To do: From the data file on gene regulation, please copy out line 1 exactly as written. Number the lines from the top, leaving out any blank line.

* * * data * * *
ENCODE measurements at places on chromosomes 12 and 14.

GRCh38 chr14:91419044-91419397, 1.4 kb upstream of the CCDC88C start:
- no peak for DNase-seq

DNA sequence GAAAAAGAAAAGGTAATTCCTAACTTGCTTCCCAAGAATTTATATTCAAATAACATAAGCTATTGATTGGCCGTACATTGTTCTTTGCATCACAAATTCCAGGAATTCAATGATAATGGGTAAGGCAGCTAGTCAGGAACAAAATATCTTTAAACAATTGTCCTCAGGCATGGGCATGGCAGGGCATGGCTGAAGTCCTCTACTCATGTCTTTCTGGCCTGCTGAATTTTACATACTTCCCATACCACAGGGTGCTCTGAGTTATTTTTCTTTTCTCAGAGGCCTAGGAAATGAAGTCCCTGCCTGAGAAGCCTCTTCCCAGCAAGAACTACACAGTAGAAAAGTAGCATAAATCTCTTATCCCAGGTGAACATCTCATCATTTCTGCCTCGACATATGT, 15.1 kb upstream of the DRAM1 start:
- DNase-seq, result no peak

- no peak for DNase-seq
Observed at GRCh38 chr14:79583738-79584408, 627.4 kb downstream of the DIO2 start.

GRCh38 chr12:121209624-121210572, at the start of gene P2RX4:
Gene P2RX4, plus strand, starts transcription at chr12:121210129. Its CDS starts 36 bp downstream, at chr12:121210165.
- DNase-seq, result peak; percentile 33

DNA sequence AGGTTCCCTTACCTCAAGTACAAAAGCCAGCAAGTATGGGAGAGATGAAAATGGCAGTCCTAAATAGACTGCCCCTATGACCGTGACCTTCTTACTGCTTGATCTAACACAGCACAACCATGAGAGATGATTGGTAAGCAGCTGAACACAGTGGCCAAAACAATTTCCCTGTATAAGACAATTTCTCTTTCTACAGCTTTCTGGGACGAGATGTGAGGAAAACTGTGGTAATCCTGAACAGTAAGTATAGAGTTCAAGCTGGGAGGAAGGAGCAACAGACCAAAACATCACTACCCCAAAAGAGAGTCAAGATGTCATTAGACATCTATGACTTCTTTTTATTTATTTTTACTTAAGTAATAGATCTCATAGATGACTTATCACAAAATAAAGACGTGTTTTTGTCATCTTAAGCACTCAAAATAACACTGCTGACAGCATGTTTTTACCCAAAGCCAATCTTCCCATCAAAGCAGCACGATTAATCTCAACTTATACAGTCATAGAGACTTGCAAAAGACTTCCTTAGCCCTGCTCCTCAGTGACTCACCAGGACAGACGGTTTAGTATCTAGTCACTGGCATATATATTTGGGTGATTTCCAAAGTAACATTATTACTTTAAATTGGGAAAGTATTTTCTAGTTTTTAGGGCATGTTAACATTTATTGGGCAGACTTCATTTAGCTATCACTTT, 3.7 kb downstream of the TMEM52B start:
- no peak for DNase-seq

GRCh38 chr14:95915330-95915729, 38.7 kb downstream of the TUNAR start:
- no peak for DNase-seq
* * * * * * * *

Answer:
ENCODE measurements at places on chromosomes 12 and 14.